As Corona, Eva Ingeborg Scholz is adorable. Perhaps, too adorable. She makes Pollyanna seem like a sourpuss. 1-2-3 Corona was Scholz’s first film.1 She was only twenty at the time. She was a West Berliner, and, like most West German actors, her work for East Germany’s DEFA ended as soon as West German film companies were back up and running. She has appeared in many films, including Peter Lorre’s sole directing effort Der Verlorene, and in The Devil’s General (Des Teufels General), which was also directed by Helmut Käutner. She has appeared often on television in various series and won the Deutscher Schauspielerpreis (German Acting Prize) in 2018 for her appearance in an episode of the popular German crime show Tatort.

1-2-3 Corona

As Corona’s two suitors, Gerhard and Dietrich, actors Lutz Moik and Piet Clausen are well matched. They are both handsome, intense, and have good chemistry; maybe too good—at times the romantic center of the story seems to be between these two rather than Corona. The climax of the movie really comes after Gerhard and Dietrich settle their differences. Both actors were West Germans and spent most of their careers making West German films. For Clausen, 1-2-3- Corona would be his only DEFA film. He made a few more films in the West, including Robert A. Stemmle’s You Can No Longer Remain Silent (Du darfst nicht länger schweigen) and The Cornet (Der Cornet – Die Weise von Liebe und Tod), but his film career was short-lived. Lutz Moik made a few more films for DEFA and scored the biggest hit of his career with East Germany’s first fairytale film, Heart of Stone.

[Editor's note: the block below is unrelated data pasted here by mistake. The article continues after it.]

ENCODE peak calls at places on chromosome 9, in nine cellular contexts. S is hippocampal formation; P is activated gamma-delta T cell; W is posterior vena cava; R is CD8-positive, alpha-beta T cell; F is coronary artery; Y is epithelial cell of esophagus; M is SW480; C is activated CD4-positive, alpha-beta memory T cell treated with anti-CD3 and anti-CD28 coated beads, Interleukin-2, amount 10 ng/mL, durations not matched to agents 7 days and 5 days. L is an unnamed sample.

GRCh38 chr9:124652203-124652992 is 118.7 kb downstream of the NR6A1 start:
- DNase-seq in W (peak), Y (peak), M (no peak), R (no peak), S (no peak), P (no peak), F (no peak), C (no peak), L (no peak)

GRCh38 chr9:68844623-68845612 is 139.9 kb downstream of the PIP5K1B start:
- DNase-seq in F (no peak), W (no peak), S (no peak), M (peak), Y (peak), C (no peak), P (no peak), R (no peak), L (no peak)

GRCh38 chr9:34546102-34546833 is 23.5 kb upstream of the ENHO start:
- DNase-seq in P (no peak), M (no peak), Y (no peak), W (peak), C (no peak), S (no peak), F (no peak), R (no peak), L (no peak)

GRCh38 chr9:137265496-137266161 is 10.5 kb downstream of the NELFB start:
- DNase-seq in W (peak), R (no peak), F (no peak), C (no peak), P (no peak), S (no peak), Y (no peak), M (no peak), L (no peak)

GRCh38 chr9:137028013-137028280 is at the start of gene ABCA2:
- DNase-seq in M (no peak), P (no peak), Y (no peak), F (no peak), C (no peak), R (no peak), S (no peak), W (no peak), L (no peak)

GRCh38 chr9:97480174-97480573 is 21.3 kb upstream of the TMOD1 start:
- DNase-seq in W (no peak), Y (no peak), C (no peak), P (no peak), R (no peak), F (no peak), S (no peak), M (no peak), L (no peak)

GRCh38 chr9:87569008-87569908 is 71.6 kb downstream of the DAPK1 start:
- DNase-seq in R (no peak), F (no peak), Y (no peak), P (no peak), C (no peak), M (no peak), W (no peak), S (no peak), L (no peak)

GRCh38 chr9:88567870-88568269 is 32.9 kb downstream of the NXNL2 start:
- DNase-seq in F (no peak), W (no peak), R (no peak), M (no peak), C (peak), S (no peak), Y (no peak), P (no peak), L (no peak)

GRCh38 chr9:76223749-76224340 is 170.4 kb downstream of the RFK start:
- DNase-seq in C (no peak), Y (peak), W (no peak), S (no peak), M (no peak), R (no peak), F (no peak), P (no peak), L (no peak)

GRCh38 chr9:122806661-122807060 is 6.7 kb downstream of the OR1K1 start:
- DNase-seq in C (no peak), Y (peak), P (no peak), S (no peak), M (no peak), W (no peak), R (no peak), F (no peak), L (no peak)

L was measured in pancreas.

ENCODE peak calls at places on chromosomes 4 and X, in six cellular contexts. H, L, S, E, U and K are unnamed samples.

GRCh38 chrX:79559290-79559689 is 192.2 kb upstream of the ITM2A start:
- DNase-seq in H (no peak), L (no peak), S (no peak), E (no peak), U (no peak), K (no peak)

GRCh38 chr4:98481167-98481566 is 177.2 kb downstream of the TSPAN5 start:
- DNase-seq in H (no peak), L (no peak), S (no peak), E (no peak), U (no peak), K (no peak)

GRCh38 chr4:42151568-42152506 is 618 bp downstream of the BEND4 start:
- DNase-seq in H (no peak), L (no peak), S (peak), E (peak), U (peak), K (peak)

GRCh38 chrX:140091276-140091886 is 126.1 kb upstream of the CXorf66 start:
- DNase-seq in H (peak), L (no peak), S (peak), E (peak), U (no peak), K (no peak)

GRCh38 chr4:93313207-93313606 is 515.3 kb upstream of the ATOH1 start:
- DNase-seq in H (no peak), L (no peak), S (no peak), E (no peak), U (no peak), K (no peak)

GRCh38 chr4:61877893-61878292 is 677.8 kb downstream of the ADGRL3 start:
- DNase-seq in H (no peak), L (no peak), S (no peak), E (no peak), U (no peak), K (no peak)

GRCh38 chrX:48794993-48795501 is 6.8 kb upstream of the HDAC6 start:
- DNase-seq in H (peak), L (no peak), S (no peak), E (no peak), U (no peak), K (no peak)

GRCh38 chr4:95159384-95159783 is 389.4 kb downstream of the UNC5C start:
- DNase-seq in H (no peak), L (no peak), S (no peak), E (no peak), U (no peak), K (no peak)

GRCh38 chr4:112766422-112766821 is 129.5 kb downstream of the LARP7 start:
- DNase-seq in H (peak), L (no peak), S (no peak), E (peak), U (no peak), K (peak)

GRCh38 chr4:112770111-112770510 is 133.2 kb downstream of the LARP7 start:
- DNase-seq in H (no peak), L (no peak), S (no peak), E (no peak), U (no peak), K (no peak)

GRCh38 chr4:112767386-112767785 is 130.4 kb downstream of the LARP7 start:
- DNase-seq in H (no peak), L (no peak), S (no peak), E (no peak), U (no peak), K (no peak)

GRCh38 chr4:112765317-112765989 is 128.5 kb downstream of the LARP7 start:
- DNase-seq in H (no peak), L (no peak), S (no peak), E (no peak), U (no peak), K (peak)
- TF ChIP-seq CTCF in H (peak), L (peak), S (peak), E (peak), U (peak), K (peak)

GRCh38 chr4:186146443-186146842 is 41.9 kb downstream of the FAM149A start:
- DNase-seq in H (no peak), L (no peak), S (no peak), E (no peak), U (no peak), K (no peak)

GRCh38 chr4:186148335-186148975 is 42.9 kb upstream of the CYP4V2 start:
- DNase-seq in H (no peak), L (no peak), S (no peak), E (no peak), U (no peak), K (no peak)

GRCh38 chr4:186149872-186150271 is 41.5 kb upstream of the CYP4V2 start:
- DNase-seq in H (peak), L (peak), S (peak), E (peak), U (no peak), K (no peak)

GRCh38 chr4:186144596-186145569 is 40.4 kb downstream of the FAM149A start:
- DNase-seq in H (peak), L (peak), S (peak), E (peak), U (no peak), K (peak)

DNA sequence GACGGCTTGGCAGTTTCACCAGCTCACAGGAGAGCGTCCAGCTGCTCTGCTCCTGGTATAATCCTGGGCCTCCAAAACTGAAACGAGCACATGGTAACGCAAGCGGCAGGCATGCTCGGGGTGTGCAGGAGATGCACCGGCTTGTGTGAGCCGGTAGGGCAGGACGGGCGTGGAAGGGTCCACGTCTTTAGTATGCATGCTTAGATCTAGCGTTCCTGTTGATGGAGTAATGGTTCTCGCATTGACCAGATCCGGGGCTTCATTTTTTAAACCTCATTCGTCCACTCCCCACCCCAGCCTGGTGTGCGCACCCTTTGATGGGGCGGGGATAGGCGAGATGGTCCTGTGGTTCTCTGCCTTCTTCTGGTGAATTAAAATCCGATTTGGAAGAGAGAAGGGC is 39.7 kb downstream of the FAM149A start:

The cinematography in the film is excellent, but that should come as no surprise. It was shot by Robert Baberske, who got his start on films such as Metropolis, M, and Berlin: Symphony of a Great City. 1-2-3 Corona was his first DEFA film but he would go on to make several more for the production company, including The Axe of Wandsbek, Destinies of Women, and The Story of Little Mook.

Like some of the other early DEFA films directed by West Germans, the movie more closely resembles the romanticized visions of the films of Third Reich and post-war West German films than it does the objective style of DEFA filmmakers such as Kurt Maetzig and Konrad Wolf. It’s that rarest of animals: a cheerful Rubble Film. The movie’s more maudlin aspects are furthered by the music score, composed by Hans-Otto Borgmann, who was a favorite composer of Veit Harlan and Gerhard Lamprecht, and whose music for Hitlerjunge Quex became an anthem for the Hitler Youth.2 This film will be popular with those who of you who enjoy the light comedies that came out of West Germany in the fifties, but most fans of East German cinema will find this one a bit schmaltzy.

IMDB page for the film.

Watch on YouTube (German only – May be blocked by country).

1. One source cites her first role as a bit part in No Place for Love (Kein Platz für Liebe), released the year before 1-2-3 Corona, but the name listed for that film is “Eva Maria Scholz,” which may or may not be the same person.

2. Borgmann’s schmaltzy style wasn’t well suited to East German films, so it’s no surprise that most of his work after the War was in West Germany. Ironically, in his later years he started to experiment more with atonal music—a far cry from the kinds of scores he gave in the forties and fifties.